Happy Pi Day! Yeah, I'm a math nerd at heart.
Despite the bitterly cold temperatures, 30 mph wind gusts, and sideways snow here in the North East, spring is right around the corner. We've sprung the clocks forward and have that extra daylight in evening, just begging us to get off of our trainers and out on the road and trail. Let's go get that fresh air!
Many of us are fully conditioned to the cold weather at this point of the winter, and even a 60 degree day feels pretty darn warm. Unfortunately, as liberating as shorts may feel, our legs can actually take on damage if we ask them to work exposed to the cold temps.
In an effort to keep you riding strong and healthy, I bring you my PSA of:
"If your arms are cold, cover your legs."
Turns out, we have a lower density nerve receptors in our legs compared to our arms, and that's why our arms can feel cold but our legs feel fine.
And I know...it looks "pro" to have a long sleeved jersey with bare legs but it looks like you're a complete "noob" if you have leg warms with a short sleeved jersey.
Bonus tip: Just wear a long sleeved jersey AND leg warmers and you'll be fine.
I've seen it time and time again. As I go our for a ride in these transition seasons, the veteran, accomplished cyclists will almost ALL have their legs covered. On the flip side, the weekend warrior is out there with bare legs. I've seen it as far as ear covers and bare legs, or even winter shoe covers and bare legs!
Another example that is forever etched in my memory was an early season training race. It's a Tuesday night, probably right around 60 degrees, and we're all rolling around with bare legs and a jacket warming-up. In rolls this legit pro with a jacket a leg warmers on. "Surely this guy must be soft." Nope. He was just smart. He proceeded to lay down the smack on us all and for many seasons to follow. I would imagine the philosophy of really taking care of his body and not making things harder than they need to be was a pillar of all of his training.
Below is my post from last fall as well as a link to a great podcast. If you're not sold on protecting your body, check it out!
One of my goals as a coach and lover of all things bike, is to help make sure people can ride bikes for as long as they live. It's a great sport for longevity, but there are some precautionary measures that need to be considered to keep us all rolling.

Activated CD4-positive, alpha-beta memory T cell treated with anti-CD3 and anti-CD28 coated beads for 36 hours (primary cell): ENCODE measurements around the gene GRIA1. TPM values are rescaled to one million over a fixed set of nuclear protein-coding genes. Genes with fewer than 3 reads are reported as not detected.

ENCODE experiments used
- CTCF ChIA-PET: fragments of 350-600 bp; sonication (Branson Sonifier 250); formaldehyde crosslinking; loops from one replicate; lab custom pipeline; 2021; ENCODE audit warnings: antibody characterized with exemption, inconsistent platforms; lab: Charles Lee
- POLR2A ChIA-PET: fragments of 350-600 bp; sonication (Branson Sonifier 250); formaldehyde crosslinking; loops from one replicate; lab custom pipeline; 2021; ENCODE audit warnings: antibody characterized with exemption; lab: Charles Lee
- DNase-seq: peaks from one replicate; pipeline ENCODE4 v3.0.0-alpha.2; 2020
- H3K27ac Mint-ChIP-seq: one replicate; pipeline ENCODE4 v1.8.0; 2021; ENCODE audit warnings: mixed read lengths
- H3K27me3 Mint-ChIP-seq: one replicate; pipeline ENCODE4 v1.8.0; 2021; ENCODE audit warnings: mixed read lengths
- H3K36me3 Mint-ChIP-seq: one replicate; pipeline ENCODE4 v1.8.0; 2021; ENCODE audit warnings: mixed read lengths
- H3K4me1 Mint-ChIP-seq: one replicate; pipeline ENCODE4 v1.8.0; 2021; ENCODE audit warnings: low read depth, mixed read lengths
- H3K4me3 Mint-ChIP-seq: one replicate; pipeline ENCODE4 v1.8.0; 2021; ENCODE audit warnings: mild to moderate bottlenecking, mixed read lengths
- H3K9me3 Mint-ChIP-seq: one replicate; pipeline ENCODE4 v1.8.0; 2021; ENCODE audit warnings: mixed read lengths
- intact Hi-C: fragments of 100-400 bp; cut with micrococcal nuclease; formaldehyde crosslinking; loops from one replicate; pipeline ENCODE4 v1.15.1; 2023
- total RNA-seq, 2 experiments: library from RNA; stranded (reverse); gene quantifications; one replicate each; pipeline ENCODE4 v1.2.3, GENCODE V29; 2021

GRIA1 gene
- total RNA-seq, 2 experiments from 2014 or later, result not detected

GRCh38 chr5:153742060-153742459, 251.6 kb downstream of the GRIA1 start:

A joint in our bodies that potentially takes a toll from riding a bike is our knees. There are steps we can take to help keep our knees healthy and functioning well starting with a proper bike fit and avoiding large increases in volume and/or intensity.
But protection from the environment is important as well.
As the temps drop, we also need to consider protecting our knees. Not only our knees, but all of the hard working muscles in our legs.
I've long been a proponent of keeping knees and legs covered, but this podcast from Fasttalk really gets into the "why" and how damaging that pushing our muscles and joints in the cold can be.
Cold, Bare Legs Make You Dumb, Not Tough
The title is perhaps a bit harsh, but really drives the point home.
Although it looks "cool" to wear a long sleeved jersey and shorts, it's just not a good idea. And I fully agree that just knee or leg warmers with a short sleeved jersey is not particularly stylish. In that case, just cover your arms and legs.
If it will be warming up during the course of your ride, you can always stop and take the warmers off and stash them in your pocket.
My own personal rule is 65 degrees or below, my knees and legs are covered.
Do what makes you feel good, but keep in mind the words of Coach Connor that if you're overdressed you're maybe uncomfortable, but if you're underdressed, you're doing damage. Who wants to do damage?
So get yourself a set of leg warmers and maybe some knee warmers and keep your legs happy.
What's your take on covering your legs? Post a comment or question below.
Ride on and enjoy these great early Fall days!
Coach B.L. is the head coach at BJL Coaching and an avid racer and cycling enthusiast himself.